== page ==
Monday, September 5, 2011

Being Good

"Whatever words we utter should be chosen with care for people will hear them and be influenced by them for good or ill."~Buddha

I had another blog posting ready but this is on my heart so it's going first.  I was posting these under Jacob's Journey, but I've been lazy about posting over there.  

As most of you know, my son has been diagnosed as ADHD.  It makes our lives a bit more interesting to say the least.  We've had a really good summer.  It's always easier when he doesn't have to sit still for an eight hour school day.  Well, we're back to school now.  Week one was actually pretty good.  I forgot to give him his meds the first two days and he did OK.  He was a bit better the second two on the medicine.  He has a great and understanding teacher this year so that helps.

Jacob has been a bit rambunctious the last couple days.   Today was no exception.  Luckily he got to work off some of the energy at the playground.  We went to my mom's afterwards.  While there he picked up her Magic 8-Ball (you know - the kind you shake and ask some stupid question like "am I going to win the lottery?").  He asked it if he was going to be good when he grows up.  Geez.  I about broke into tears right then.  

Where does he get the idea that he's a bad person?  You don't realize just how much he picks up on what other people say.  I picked him up in my arms right then and gave him a big hug and told him "of course you are since you are such an amazing kid already!"  Later on he was called a few more names.  He told me when we talked about it that he wanted to say something but he was trying not to get into more trouble.  I know its tough for him but sometimes I forget how tough it must be for him.  He loves me so much that he is trying not to cause me so much difficulty and he's trying to make other people happy too.

On the surface most people just see a bad kid.  They think he just doesn't listen.  They don't know that it's harder for him to focus.  He's easily distracted.  He is quite impulsive.  He has a really strong sense of justice and will "fall out" if he feels he has been wronged.  He has me telling him what to do.  He has two bossy sisters trying to either tell him what to do or get him into some mischief.  He has tons of teachers with different discipline styles all directing him.  Then the occasional family or friend trying to be helpful.  And has a dad that doesn't think there is anything wrong with him and that he can control his behavior but chooses not to.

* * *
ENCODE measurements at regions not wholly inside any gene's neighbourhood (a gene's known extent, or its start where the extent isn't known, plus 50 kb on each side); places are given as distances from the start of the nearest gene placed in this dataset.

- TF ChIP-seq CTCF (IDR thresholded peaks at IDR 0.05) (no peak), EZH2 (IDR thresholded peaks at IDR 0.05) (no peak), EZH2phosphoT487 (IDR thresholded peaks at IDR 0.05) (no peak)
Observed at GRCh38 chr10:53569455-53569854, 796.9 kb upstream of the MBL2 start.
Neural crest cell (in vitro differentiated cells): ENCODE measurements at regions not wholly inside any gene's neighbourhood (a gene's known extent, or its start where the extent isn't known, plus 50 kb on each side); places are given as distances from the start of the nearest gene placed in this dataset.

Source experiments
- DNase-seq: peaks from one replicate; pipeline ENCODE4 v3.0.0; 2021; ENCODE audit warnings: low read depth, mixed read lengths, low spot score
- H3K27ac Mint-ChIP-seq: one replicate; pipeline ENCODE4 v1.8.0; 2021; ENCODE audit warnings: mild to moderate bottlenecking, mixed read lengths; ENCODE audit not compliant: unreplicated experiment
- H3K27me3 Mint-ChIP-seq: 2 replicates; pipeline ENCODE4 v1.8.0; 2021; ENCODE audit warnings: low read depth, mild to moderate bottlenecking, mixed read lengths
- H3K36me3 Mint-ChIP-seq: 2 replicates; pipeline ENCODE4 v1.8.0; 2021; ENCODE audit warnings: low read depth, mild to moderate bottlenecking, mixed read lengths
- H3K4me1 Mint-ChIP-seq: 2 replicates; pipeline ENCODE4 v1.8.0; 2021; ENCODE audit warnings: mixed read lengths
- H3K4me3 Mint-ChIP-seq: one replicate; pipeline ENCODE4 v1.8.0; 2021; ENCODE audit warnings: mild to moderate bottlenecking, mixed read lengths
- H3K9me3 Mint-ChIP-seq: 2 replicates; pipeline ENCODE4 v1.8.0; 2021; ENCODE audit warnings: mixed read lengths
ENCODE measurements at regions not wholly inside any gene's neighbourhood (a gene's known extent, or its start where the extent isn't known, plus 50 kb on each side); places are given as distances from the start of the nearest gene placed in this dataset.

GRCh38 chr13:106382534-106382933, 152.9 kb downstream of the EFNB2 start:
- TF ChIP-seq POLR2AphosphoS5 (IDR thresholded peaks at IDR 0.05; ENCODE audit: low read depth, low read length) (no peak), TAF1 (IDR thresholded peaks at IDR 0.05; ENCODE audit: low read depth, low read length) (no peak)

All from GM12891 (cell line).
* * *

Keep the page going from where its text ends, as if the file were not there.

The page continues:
No wonder he just gives up sometimes.  And feels like he is a "bad" kid.  He's seven.  Let me repeat that - "He's SEVEN."  Not 14.  Not 21.  Not 30.  He doesn't have life experience to tell him how to behave in public.  He learns from his peers.  Kids his age that for the most part don't act any differently than he does without having a behavioral problem to deal with.  Why do most people expect him to act like a grown up?  To sit still for an 8-hour school day.  I can't sit still that long.   I don't know many people who can.  

Why do people have to call him names?  Why do people label him?  Why can't he just be accepted as an active kid.  A very smart, very loving kid when he's allowed to be.  He's not lighting fires or knocking out people's windows with stray rocks or accidental pitches.  He's not bullying other kids.  He likes to climb.  Anything.  He can't walk - he always has to run.  He fidgets.  Put Mario Bros. in front of him and he's a statue.  Other than that he's moving unless he's sleeping.  But he'll give you a bear hug and melt you with his smile.  Especially if he wraps his arms around you and says "I love you mommy."

So give my kid a break.  And all the others out there that are just being kids.  Don't call them names.  Don't label them.  Let them be who they are meant to be.  Try to remember when you were a kid.  I'm sure we all drove just a few adults crazy.  And we turned out OK.  Most of us turned out to be functioning and contributing adults.  Let them be kids just a little bit longer.  Because before long, they'll be graduating from college.  Walking down the aisle.  Having a hard time enjoying life because of the constraints of being an adult.  It will be here before we know it.  I love you baby just the way you are!


  1. Jacob is a doll. People often mistake a child's frustration &/or an occasional inability to express their feelings in a way we would like as misbehaving. Give him a big hug from us! We miss you guys!

  2. My son had it as I've probably mentioned. His was a difficult childhood as he made few friends and no self esteem until one day he discovered that by being the class clown kids laughed with him and not at him. That wasn't good because his circle of friends became much the same and not positive influences. Since he's almost 30 the schools then were of no use to us. They kept calling us and complaining of his behavior but 8 hours after something happens it's irrelevant to even begin discussing because his mind moved on 1000 times by then. He was on meds too. He just was difficult. Yet at home, people loved him and adored him. Wherever we went, I got compliments on what a great kid he was. Hug him, love him, find support groups if you have to, but don't give up on him (which I don't think you would anyway). Hugs to both of you!